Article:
Cooking is a labor of love in my family, and it’s one of my favorite ways to relieve stress. But this creates a problem, because I hate exercising. I hate it with the heat of a thousand suns. I've tried a little of everything--dance classes, workout DVD's, video games like Wii Fit--but nothing sticks because I end up getting bored or distracted. And since I cook much more often than I exercise, I've gained a few extra curves over the past couple of years.
Luckily for folks like me, fitness is going digital. Video streaming services like Amazon Prime and Hulu Plus have collections of hundreds of fitness videos, decreasing the chance of becoming bored with the same workout routines. And lifestyle brand Gaiam recently staked its claim to wellness in the digital marketplace with the launch of its online network, GaiamTV. It's a site that offers its members premium video content on a wide range of topics related to fitness, personal development and spirituality, and it's gaining momentum.
If you bought your yoga mat at Target, or you picked up a book on ayurvedic diets from Whole Foods, then you're familiar with Gaiam's brand. The company has done an excellent job of becoming a mainstream brand for "conscious" consumers, offering mid-range priced products designed around an Eastern philosophical approach to wellness. GaiamTV was built to encompass the brand's values and principles: sustainability, spirituality, physical wellness and personal growth. For $9.95 a month, subscribers gain access to more than 5000 fitness videos, documentaries and other films. The number and variety of exercise videos available is staggering. Type "morning yoga" into the site's search bar, and you're given 113 possible hits--more than even the most ardent yoga devotee could get through in less than a month or so.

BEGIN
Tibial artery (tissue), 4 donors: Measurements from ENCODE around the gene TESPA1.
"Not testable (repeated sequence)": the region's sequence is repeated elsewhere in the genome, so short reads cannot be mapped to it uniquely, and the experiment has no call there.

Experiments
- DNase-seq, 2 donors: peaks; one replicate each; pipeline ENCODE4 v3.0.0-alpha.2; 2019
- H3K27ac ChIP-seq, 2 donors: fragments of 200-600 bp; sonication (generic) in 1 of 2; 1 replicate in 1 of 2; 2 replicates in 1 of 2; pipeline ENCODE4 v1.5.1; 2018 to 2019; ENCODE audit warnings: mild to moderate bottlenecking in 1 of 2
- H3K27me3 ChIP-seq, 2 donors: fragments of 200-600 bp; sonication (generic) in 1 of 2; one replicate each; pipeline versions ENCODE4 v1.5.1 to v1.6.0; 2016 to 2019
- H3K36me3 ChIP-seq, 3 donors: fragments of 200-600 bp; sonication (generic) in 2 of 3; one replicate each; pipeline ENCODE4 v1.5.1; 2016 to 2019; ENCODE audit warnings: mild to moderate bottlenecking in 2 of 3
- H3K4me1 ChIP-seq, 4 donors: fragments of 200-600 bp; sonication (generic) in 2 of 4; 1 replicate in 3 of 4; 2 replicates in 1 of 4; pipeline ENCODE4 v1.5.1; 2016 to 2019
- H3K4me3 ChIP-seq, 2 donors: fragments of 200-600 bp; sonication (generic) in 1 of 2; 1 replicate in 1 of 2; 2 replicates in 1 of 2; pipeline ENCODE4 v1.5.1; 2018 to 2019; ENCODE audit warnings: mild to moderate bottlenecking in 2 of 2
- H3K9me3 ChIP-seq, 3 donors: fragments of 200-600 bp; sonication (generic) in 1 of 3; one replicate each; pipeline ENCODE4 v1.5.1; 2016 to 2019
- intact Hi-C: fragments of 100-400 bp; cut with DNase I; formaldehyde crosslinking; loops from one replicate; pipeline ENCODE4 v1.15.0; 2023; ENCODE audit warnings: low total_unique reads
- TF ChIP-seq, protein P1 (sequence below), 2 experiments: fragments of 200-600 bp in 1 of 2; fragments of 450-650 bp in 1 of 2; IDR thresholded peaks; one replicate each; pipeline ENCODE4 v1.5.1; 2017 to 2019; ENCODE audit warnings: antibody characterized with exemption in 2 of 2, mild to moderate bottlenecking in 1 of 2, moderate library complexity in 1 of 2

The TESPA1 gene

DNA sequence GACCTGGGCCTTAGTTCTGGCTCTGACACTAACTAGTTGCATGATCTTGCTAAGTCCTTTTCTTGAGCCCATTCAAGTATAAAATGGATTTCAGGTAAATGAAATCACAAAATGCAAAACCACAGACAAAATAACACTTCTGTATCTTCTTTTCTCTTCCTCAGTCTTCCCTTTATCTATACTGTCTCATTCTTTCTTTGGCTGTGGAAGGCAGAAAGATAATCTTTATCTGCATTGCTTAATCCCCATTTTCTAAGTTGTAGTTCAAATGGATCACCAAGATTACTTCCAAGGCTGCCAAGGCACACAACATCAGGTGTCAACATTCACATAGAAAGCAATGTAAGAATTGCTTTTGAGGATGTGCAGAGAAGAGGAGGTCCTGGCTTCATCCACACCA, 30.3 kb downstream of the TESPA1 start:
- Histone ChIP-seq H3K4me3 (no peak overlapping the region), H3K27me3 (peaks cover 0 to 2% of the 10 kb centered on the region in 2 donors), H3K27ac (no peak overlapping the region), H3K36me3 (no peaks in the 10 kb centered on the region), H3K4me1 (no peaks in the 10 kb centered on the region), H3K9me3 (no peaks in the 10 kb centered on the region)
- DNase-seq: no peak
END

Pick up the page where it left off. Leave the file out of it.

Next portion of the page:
A body of content this vast does a couple of things for Gaiam: It exposes users to another facet of the brand, and it creates a ready-made ecosystem in which customers can purchase and use its products and services. A lifestyle brand is often driven by customer personae, the foundations on which marketing strategies are built. For Gaiam, developing and offering video content serves as just one way to introduce new users to conscious living, as well as the brand-name tools necessary to achieve lifestyle nirvana. For instance: If a customer likes her Gaiam yoga blocks and workout pants, she might love GaiamTV's series of videos by superstar yoga instructor Rodney Yee. And $9.9 is an excellent price point for users who shop regularly at the retail outlets where Gaiam products can be found.
The best and perhaps smartest move GaiamTV makes is to silo video content based on preferences. It gives conscious consumers access to all the spiritual and experimental content the online network offers, while users simply searching for a decent collection of dance videos can find what they're looking for without wading through a lot of spiritual jargon. A lifestyle brand is the exact opposite of being all things to all people--but Gaiam does its best to try, reaching out to mainstream audiences that might take a pass on the site's more mystical content.
Offering premium content is just one way to attract and maintain a devoted audience. GaiamTV offers its audience a lifestyle brand that can be mixed and matched, for everything from faith to fitness. And it looks like it's working.